Harbour Drive residents fear Tropical Storm Gonzalo

July 23, 2020
The back of Sharee Newman’s home on Harbour Drive in Harbour View.
The back of Sharee Newman’s home on Harbour Drive in Harbour View.
The gully that runs behind some of the homes.
The gully that runs behind some of the homes.
 Sharee Newman
Sharee Newman

As Tropical Storm Gonzalo strengthens in the Atlantic and is expected to dump showers on the island by early next week, the residents of Harbour Drive in Harbour View, St Andrew, are fearful.

They said they are urging the authorities to fix the threat that they now face. Sharee Newman, whose house is at the entrance of the avenue, said she is 'scared' of the home she shares with her family.

"My house is eating away. I am afraid of living in my own home. There are days when I will be praying for rain because the time is so hot, and then reality kicks in and I know I really can't deal with the rain because the impact is not going to be good. The earth isn't solid and the back of my yard continues to be undermined. I really don't know how far it (the erosion) really is under my house. No one should be living like this, we pay our taxes," she said.

Newman said there is also a potential risk from a JPS pole that was partially unearthed by the water, and supported by what's left of her wall. In 2015, floodwater destroyed the perimeter walls at the back of her property, and that of her neighbour.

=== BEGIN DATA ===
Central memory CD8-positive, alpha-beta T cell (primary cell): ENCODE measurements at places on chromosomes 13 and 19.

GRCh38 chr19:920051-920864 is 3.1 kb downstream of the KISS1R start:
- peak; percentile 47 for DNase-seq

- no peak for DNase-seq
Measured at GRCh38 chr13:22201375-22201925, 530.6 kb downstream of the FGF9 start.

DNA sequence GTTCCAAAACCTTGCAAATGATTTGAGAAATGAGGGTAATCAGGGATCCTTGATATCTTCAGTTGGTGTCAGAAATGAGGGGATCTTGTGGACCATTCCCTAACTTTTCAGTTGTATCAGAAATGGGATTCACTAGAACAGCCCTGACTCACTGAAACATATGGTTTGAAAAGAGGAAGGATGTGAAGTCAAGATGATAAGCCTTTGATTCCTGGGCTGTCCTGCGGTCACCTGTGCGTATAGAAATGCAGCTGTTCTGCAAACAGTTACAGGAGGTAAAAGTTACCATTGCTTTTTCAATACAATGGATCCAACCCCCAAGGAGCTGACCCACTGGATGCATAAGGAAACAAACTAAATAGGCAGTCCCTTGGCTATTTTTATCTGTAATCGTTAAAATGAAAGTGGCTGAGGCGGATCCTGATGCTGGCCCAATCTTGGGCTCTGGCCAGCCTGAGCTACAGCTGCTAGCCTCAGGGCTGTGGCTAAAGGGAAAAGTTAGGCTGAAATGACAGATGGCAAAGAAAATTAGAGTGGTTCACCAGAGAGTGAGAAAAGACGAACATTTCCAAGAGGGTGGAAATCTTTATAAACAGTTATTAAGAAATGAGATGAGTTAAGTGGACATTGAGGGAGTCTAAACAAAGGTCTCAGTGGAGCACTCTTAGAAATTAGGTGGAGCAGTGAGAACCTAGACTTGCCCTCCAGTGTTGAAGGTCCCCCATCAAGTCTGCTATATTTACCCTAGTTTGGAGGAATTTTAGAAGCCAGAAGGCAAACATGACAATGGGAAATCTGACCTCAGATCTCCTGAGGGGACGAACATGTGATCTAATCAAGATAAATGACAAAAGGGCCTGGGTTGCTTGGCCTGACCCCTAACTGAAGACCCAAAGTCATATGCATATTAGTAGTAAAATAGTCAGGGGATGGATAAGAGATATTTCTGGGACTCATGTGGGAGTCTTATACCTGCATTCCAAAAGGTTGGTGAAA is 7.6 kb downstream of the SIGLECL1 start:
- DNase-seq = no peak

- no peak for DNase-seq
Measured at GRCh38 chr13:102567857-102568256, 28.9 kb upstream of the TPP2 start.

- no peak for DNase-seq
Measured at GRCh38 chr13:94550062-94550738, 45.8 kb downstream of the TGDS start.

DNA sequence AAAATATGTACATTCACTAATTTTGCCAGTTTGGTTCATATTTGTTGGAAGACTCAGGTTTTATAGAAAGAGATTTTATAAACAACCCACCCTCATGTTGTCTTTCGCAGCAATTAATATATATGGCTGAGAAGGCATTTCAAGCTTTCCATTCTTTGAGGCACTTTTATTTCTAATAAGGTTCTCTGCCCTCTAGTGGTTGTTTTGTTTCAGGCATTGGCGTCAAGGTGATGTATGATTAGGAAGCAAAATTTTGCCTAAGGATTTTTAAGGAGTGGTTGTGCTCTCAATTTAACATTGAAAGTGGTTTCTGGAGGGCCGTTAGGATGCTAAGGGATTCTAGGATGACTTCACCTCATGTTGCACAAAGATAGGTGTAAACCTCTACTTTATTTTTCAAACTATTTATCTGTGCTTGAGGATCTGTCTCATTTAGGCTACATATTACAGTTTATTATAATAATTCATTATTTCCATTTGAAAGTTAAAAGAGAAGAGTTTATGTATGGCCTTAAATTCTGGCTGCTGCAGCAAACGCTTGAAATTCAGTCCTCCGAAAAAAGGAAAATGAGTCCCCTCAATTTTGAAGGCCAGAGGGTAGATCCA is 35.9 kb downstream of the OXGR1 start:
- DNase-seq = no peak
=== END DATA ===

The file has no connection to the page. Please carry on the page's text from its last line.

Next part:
The channelling of water through a gully at the back of their homes has caused the earth to cave in, making a portion of the foundation of Newman's home visible.


"We are affected in more ways than one. These mosquitoes love us over here bad. They take us for target practice. Health-wise, we have to be worried about COVID, dengue and other illnesses because of this gully. This gully needs to be treated. The water is just stagnant," she said.

Sonia Taylor has replaced her perimeter wall with a zinc fence, but says that she knows it will do very little should Tropical Storm Gonzalo develop into a hurricane and hit the island.

"Just hearing the water rushing behind the house is a scary feeling. Whenever I am praying I just ask God for enough rain to wet the earth. Every time we hear about a hurricane or even rain, we fret, because we just cannot prepare for it like others because no matter what we build, the gully take it way. We just can't deal with rain much less a storm now, so I am praying it just weakens or we are going to feel it," Taylor said.

Ethel Pete-Smith said she is praying continuously against Gonzalo.

"We can't deal with a hurricane as we are yet to recover from rainfall. Something needs to be done for the safety of the residents living here. We are law-abiding citizens paying our taxes and the gully wasn't built properly in the first place. All of what has been happening is man-made," she said.

Director of the National Meteorological Service, Evan Thompson, said with Gonzalo still outside the projection period they are uncertain about the amount of rainfall it may or may not produce.

"We can't tell if it will increase or decrease in intensity. All of that is up in the air so we not too sure yet what will happen outside of the first two days. Whether it turns or heads straight towards us, and in what state, is what will really determine the amount of rainfall that we get or may not get. We are hoping that it will produce significant rainfall and it quite likely will, because if it is downgraded and continues to head in this direction, we should get some rain even if we are on the fringes of it," he said.

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